Taniesha Simmons – Executive Assistant
Keywords – Being, Doing, identity, concepts, career, personality, interests, Who do you want to be, What do you do, personal development, talents, cultivate, self-actualization
Estimated Reading Time: 3 minutes
Have you ever considered who you want to be? We often ask children “what” they want to be in adulthood, but rarely “who” they’d like to become. “What do you do?” is a common question we Americans ask people we’re just meeting or hoping to know better. We believe their answer gives us insight into their personality and interests. Our culture has subconsciously linked what we do for work with our identity. I’ve contemplated these concepts for the past year and a half when my significant other gifted me a new planner. I love personal organizers, priority lists, calendar reminders, and grand blueprints. Since the age of 7, I’ve known what I wanted to be with little deviation and worked earnestly to secure the reality of my dreams. It wasn’t until my new planner introduced me to the idea of “being and doing” that I understood how and why my life’s “master plan” ultimately collapsed.
Asking the Right Question
Throughout my entire educational career, all my instructors have reinforced the importance of asking the “right” questions before beginning any experiment or analysis. The correct framing of a question significantly impacts where the research leads. The same concept can and should be applied to the goals we pursue. About four years ago, I realized I no longer wanted the life or career I pursued diligently since graduation from high school. “Who do you want to be” is a question I’d neglected to ask myself before setting out on life’s adventure. Once I posed the question, I recognized the things I was doing in my daily life were misaligned. For context, I consider being to mean a person’s inner nature, essence, or how they can be described. So, who do I want to be? I learned I want to be a devoted family woman, joyful, grateful, capable of leisure, charitable, and most importantly, humble. What was I doing? I constantly worked, sometimes multiple jobs, but always on some goal; wholly focused on achievement and being successful. I failed to maintain weekly calls to my family, especially my elementary school-aged brother. I rarely had time to spend with my friends or enjoy the arts. Worst of all, I’d made my life about me and devoted all my energies to ensuring my advancement, hoping I’d someday be able to give back to my community and those I loved. Very few of my pursuits supported who I wanted to become.
Soon after making these discoveries, I made changes to help channel my efforts into cultivating the habits of being. I started working at a company focused on its own being and doing alignment. Our culture supports my colleagues and me in our desire to grow in all areas, encouraging us to strive relentlessly to be our best selves. My schedule allows me to attend a daily morning Mass. I start my day quietly reflecting on all the things worthy of gratitude and how I can offer my talents to will the good of those around me. I rid myself of my smartphone and no longer allow notification bells to siphon my attention. My planner is most helpful in this endeavor by separating my goals into the categories of being and doing. I can see in a simple format whether the things on my to-do list further my objectives. These adjustments have greatly improved how I approach my tasks and ensure that the tools I use to complete them serve me rather than the reverse. In making these alterations, I’ve noticed I’m less harried, anxious, and concerned with climbing ladders. I’m more confident, intentional with my time, ambitious, and successful in the areas that matter most to me.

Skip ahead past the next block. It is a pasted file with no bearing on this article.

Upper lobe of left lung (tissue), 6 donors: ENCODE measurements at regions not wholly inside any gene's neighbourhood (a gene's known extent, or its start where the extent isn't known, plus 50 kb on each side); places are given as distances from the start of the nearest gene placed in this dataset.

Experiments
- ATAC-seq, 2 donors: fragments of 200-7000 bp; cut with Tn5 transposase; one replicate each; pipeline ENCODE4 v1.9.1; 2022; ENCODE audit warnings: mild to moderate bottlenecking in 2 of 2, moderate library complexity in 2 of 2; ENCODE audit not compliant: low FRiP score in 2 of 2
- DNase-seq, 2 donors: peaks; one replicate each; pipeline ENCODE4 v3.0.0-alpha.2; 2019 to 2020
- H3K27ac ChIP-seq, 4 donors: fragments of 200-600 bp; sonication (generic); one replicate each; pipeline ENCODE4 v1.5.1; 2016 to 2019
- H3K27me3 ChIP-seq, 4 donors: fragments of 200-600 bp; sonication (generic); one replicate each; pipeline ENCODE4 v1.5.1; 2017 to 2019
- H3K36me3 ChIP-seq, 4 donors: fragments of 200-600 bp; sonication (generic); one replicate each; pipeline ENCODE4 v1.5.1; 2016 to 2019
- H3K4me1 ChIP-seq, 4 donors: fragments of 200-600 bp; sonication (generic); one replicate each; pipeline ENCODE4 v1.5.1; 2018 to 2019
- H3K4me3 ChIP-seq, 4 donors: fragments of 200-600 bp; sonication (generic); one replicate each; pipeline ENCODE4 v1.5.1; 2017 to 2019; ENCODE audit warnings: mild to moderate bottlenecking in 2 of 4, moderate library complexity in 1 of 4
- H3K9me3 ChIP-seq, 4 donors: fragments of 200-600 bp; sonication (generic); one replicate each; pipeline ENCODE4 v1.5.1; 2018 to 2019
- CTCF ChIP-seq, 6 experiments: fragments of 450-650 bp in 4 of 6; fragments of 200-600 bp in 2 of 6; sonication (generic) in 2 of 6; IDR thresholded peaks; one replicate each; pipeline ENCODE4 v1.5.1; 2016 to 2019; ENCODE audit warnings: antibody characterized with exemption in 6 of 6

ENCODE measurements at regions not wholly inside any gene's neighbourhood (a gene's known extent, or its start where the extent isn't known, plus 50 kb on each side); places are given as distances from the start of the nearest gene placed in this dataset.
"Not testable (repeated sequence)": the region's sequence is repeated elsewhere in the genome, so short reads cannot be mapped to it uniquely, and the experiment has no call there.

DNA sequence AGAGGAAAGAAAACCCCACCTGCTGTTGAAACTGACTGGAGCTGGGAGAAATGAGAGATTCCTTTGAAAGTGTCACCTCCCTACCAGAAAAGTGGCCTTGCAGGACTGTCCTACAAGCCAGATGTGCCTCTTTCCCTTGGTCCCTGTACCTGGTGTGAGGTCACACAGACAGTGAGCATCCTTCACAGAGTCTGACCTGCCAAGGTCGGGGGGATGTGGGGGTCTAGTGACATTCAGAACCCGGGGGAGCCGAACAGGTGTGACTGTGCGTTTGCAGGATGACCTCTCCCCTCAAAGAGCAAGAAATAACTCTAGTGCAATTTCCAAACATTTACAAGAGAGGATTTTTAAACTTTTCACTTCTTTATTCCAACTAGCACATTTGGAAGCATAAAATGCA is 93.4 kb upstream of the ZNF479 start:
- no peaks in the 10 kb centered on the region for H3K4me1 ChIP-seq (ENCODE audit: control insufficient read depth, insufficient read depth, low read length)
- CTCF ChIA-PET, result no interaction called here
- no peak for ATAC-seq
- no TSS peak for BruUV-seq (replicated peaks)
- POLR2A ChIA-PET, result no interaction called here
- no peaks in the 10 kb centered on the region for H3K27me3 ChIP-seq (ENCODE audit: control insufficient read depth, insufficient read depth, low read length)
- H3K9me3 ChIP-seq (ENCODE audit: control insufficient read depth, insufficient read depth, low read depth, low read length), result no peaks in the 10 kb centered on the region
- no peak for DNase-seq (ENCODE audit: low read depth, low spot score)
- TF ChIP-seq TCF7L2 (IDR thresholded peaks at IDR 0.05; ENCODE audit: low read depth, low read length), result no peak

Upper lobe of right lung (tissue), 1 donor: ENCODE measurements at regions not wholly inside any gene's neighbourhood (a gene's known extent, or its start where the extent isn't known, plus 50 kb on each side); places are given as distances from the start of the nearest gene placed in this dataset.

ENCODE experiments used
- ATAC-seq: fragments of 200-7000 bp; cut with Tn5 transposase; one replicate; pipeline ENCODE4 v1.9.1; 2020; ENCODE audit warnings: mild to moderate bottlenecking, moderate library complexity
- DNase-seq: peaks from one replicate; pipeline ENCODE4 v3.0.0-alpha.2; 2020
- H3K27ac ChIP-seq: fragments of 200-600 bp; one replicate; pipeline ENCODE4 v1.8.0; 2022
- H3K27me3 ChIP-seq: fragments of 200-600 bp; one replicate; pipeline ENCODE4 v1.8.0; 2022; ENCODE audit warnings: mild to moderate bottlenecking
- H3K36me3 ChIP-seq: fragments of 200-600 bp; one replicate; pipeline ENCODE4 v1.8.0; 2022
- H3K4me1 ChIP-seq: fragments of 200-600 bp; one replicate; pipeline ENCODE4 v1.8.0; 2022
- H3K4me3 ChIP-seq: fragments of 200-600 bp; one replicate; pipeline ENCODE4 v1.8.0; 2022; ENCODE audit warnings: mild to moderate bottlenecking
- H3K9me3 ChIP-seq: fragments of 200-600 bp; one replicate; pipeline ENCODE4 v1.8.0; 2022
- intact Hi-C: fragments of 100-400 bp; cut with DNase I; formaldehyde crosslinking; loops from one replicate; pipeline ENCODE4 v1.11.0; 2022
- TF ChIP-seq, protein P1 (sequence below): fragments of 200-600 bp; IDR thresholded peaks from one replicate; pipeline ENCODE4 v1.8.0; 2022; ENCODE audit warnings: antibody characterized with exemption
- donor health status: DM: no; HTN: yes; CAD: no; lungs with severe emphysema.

Practical Approaches to Evaluating Goal Alignment
This post shouldn’t be viewed as a repudiation of working tirelessly toward achieving goals. I firmly believe that setting worthwhile goals helps to uncover one’s purpose in life. However, I continue to meet many young professionals who spend their days “getting after it” simply because someone on a podcast told them it was worthwhile. Each journey is different, but I implore everyone to review their objectives to ensure they’re on the best path for them.
Start by taking an inventory of your current ambitions and investigating your motivations. Do they propel you out of bed in the morning or cause you to burrow deeper under the covers? I acknowledge the many occasions when we have to do things we don’t want to, but they don’t have to alter our core disposition. Who do you want to be? Consider how you want others to describe you in conversation. Do you want the discussion to stop at your job title or flow with glowing attributes? I recommend writing down the traits you wish to possess and mapping ways to make them tangible. If you want to be more thoughtful or charitable, implement ways to give to others daily. You don’t have to be a philanthropist to enrich the lives of others. Sometimes, it’s as simple as an unexpected phone call, a genuine inquiry into another’s well-being, or offering your assistance with a task. Don’t fear using resources; I spent a weekend working through a guided “being and doing” goal template. Lastly, bring your family and friends into the discussion; solicit their help in discerning your life’s vision. Resist getting trapped in the culture of obsessive self-improvement and endless side-hustles to mount the self-actualization peak. The month of July is the midway point of the year; there’s no better time to check in with yourself and make any necessary adjustments (no matter how small) to cultivate being.
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